- Sexual dysfunction – this includes not having orgasms, pain, erectile or ejaculation problems in men or vaginal dryness in women. If these or similar difficulties are affecting you, get medical advice.
- Hormones – a brain injury can affect hormones that are important for becoming aroused, for sexual activity and for orgasm. Hormonal difficulties can occur quite some time after an injury. See your GP.
- Medication, alcohol and recreational drugs can affect sexual function. This includes some medications for seizures, high blood pressure, antidepressants and tranquillisers. Ask your doctor.
Talking about sex
A lot of people find it embarrassing to talk about sexual difficulties. Some tips to make talking easier are:
- Choose a time and place when you are both relaxed. Choose only one or two things to focus on.
- Remember to talk about positive things as well.
- Tell your partner your worries. A lot of people worry about not being attractive, not being able to perform, being rejected or even splitting up. If talking to your partner is too hard, try speaking to your GP, another professional or a close friend first.
- Listen to your partner. Try to take on board things they are worried about.
Sex – what you can do
- Relax. Use extra pillows if that helps. Have the room at a comfortable temperature.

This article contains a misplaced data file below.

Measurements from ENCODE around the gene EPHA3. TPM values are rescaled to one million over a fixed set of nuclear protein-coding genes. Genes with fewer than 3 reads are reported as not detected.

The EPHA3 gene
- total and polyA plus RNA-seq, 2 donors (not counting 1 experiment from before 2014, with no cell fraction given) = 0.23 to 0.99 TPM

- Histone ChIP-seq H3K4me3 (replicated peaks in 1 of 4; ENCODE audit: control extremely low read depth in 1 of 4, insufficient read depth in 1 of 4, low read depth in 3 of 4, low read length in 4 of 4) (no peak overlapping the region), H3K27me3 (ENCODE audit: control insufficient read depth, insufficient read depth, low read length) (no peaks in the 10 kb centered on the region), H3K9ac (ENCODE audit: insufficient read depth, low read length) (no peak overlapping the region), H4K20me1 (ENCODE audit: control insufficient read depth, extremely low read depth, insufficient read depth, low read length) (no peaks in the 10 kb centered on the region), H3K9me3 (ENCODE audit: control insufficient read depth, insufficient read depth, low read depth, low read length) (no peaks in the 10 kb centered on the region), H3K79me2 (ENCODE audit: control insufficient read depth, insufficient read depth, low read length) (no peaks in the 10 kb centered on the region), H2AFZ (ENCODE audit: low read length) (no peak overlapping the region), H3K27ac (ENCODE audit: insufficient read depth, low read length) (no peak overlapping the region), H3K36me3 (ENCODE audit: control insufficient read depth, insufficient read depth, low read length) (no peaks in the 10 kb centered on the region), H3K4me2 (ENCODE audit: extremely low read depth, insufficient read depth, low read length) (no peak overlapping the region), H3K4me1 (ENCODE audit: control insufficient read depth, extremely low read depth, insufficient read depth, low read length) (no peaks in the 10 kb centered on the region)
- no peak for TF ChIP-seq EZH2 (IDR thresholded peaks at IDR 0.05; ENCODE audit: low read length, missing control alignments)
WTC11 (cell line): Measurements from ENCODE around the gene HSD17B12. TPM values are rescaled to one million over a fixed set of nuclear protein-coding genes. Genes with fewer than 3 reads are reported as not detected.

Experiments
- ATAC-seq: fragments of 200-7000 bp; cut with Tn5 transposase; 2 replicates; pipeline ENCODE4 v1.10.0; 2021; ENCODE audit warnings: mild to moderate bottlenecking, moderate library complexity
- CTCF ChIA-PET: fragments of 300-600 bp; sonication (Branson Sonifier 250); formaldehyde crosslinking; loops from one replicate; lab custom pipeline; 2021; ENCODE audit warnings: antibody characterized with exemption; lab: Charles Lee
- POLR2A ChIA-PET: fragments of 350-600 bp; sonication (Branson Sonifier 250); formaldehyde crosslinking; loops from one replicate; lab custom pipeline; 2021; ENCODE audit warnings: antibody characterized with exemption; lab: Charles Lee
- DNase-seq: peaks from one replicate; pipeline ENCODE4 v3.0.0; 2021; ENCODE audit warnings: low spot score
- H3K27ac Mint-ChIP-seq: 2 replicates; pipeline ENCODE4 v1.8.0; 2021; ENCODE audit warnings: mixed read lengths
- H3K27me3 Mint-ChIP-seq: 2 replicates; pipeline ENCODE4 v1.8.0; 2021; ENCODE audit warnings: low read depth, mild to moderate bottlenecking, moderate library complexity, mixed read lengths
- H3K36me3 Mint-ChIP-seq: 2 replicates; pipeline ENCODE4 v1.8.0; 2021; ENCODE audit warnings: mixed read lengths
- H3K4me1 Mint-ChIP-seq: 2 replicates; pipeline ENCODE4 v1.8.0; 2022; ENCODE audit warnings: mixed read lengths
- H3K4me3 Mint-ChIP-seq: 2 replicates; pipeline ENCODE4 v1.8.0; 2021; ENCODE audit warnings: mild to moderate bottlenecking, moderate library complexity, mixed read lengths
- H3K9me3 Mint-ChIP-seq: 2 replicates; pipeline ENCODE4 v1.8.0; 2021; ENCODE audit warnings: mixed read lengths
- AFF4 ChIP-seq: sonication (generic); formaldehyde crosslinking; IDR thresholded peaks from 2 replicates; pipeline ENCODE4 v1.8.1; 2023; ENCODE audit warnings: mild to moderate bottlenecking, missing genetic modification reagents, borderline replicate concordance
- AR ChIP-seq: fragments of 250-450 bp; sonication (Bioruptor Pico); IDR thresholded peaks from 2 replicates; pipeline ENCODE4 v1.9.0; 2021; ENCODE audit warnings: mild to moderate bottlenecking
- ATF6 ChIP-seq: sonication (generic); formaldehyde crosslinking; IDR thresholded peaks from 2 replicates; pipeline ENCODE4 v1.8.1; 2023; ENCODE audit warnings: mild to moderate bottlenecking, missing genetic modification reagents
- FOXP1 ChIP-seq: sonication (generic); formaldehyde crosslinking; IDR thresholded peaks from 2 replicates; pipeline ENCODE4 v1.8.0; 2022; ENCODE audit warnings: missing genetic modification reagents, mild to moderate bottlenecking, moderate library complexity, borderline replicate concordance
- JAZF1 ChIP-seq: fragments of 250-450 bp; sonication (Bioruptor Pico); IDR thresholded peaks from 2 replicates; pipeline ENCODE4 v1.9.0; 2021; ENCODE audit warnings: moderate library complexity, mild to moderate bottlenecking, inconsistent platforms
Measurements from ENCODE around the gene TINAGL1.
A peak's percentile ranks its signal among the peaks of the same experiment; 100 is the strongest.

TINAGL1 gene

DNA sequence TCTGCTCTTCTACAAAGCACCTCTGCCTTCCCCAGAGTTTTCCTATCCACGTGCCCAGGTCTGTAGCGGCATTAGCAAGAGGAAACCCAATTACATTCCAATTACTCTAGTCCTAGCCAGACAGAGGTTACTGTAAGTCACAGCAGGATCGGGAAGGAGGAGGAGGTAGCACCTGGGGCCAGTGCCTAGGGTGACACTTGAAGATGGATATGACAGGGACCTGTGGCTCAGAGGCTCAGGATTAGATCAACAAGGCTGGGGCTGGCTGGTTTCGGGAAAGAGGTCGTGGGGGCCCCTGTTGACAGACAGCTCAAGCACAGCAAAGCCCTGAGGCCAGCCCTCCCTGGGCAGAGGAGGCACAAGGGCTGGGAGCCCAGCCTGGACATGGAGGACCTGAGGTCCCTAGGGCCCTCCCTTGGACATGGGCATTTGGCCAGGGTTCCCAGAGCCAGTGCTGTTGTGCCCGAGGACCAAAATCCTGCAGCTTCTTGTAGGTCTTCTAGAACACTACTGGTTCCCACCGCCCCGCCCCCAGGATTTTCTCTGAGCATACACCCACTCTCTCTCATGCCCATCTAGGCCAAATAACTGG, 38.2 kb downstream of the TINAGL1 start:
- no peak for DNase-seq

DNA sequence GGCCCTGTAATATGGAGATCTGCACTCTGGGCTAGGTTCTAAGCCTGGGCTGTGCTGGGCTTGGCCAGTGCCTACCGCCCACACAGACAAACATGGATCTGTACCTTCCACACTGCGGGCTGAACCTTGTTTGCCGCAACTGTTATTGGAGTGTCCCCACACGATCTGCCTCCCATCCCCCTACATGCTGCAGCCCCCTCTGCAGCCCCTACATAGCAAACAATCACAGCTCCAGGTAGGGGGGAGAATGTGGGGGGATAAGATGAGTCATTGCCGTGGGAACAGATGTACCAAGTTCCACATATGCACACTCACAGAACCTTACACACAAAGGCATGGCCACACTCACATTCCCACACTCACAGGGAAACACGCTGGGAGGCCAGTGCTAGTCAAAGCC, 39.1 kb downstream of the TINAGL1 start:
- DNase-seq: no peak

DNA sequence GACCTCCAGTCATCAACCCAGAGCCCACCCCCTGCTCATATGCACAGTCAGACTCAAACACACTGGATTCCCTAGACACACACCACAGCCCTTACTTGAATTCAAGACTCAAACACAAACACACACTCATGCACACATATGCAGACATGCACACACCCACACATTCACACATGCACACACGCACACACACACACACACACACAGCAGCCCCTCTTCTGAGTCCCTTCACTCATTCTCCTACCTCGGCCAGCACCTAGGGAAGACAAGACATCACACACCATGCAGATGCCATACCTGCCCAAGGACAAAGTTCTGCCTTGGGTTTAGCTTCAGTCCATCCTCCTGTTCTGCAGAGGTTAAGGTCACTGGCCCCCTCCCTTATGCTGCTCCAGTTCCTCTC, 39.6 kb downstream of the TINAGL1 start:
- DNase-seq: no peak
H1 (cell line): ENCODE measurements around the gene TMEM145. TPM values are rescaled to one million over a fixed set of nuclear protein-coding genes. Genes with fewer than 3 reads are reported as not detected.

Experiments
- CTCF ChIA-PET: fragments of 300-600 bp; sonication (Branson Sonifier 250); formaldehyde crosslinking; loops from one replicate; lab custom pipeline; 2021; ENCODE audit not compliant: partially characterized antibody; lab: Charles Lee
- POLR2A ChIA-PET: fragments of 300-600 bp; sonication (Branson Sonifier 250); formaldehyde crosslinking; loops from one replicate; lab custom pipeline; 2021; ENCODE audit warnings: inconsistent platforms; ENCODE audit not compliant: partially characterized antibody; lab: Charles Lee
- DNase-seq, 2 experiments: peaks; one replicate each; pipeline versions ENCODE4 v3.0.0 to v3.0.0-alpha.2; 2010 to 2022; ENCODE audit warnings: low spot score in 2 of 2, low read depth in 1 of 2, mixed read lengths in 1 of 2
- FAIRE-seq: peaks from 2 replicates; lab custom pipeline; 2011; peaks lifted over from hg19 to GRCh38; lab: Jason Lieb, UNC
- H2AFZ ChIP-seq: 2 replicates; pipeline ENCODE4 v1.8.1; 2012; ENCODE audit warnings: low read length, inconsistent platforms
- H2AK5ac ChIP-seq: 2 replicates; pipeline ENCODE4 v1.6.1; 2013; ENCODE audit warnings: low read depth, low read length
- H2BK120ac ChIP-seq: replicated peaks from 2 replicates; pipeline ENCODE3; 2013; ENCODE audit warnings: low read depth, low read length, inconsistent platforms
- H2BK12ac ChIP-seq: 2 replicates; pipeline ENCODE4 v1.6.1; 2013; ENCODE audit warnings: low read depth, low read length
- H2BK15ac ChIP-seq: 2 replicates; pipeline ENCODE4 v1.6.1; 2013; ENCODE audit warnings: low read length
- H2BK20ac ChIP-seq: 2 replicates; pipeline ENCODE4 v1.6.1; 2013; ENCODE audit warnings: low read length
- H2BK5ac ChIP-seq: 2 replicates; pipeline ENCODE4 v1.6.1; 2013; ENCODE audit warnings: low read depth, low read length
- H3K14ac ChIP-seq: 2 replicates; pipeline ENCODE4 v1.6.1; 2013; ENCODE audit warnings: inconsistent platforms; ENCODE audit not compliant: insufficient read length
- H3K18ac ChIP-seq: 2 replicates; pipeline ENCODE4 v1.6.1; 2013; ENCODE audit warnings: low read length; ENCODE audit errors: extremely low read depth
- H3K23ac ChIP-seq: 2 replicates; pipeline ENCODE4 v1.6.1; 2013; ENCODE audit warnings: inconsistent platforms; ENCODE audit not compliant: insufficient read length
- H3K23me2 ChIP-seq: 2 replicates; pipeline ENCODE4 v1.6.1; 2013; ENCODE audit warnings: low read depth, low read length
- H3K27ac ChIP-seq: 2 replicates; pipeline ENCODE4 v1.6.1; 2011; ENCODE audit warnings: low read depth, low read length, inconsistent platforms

- If you are easily distracted, remember to turn your phones to silent and try to keep the room peaceful.
- Ask your partner what they want. Without realising it, many people become more self-centered after a brain injury. It is important to make sure your partner, as well as you, is getting what they want from sex.
- Be patient. If things are not going well during sexual intimacy, tell each other. It can feel embarrassing but talking can make a difference. Keeping your sense of humour can really help too!
- Get professional advice. If your difficulties are only occasional, there is probably nothing to worry about. However, if any issues are persistent or are bothering you, talk to your GP, nurse or a registered Sex Therapist (see Help and Information for contact details).
- If you cannot have sex. Having sex, or a close physical relationship, can help keep intimacy alive. However not all couples can. You can help stay intimate by having sensual experiences such as a romantic dinner, fantasising, massage, kissing or hugging. Seeing a Sex Therapist may be helpful (see Help and Information below for contact details).
Help and Information
The Sexual Wellbeing Service in the National Rehabilitation Hospital (NRH), Dun Laoghaire, offers specialist sex therapy, counselling and advice to people affected by a brain injury.
NRH t: 01 235 5288 w: www.nrh.ie
Headway offers community-based brain injury counselling, psychotherapy and rehabilitation in Cork, Dublin, Kerry and Limerick. Contact us nationwide for additional booklets, support or information.
t: 1800 400 478
Accredited Private Counsellors and Psychotherapists